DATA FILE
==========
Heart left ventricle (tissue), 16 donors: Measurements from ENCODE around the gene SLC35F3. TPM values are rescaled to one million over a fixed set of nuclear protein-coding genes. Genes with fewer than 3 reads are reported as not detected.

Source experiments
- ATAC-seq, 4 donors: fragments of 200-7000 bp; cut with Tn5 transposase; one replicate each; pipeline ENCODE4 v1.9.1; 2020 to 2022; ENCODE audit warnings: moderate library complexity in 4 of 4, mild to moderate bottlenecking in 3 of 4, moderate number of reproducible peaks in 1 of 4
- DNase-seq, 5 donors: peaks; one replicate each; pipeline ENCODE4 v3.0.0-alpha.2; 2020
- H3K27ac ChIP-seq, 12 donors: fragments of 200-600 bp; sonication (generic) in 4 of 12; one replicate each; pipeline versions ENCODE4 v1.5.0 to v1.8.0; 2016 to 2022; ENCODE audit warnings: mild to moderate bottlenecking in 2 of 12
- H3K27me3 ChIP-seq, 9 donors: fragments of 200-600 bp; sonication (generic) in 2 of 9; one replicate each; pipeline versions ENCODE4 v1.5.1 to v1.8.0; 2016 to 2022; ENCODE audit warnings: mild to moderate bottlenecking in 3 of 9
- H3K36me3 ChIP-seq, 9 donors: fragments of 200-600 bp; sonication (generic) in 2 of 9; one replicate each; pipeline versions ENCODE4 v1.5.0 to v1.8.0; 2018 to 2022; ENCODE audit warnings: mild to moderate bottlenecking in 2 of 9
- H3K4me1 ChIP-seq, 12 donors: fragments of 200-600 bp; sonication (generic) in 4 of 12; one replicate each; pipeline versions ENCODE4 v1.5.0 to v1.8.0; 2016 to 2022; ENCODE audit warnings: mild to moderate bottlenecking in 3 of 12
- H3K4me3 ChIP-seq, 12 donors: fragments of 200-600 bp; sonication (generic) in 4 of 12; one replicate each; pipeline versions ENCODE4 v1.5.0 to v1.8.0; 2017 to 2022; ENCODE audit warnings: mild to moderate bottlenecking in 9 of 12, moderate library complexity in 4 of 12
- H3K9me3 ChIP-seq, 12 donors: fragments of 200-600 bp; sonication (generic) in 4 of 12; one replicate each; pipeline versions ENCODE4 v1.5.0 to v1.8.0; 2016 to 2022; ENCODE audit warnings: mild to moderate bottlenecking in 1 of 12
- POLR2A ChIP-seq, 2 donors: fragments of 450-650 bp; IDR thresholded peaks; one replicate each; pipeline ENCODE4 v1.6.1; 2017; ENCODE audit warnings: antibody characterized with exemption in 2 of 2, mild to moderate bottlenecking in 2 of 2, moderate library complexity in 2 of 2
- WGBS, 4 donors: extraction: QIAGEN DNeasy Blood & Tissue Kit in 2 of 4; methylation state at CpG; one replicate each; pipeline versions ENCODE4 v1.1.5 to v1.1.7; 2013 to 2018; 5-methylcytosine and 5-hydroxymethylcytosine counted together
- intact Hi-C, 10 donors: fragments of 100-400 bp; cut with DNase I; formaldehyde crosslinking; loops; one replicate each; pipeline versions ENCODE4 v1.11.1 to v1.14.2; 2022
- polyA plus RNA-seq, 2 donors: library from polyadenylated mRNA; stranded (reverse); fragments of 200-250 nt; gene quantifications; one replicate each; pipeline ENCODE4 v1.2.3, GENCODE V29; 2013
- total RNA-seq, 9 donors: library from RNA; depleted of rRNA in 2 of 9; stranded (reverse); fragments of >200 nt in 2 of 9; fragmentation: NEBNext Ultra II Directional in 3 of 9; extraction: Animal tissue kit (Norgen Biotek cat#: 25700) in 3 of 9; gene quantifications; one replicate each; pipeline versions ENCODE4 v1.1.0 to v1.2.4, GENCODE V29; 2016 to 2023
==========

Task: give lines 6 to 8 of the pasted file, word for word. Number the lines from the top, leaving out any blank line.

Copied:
- H3K27me3 ChIP-seq, 9 donors: fragments of 200-600 bp; sonication (generic) in 2 of 9; one replicate each; pipeline versions ENCODE4 v1.5.1 to v1.8.0; 2016 to 2022; ENCODE audit warnings: mild to moderate bottlenecking in 3 of 9
- H3K36me3 ChIP-seq, 9 donors: fragments of 200-600 bp; sonication (generic) in 2 of 9; one replicate each; pipeline versions ENCODE4 v1.5.0 to v1.8.0; 2018 to 2022; ENCODE audit warnings: mild to moderate bottlenecking in 2 of 9
- H3K4me1 ChIP-seq, 12 donors: fragments of 200-600 bp; sonication (generic) in 4 of 12; one replicate each; pipeline versions ENCODE4 v1.5.0 to v1.8.0; 2016 to 2022; ENCODE audit warnings: mild to moderate bottlenecking in 3 of 12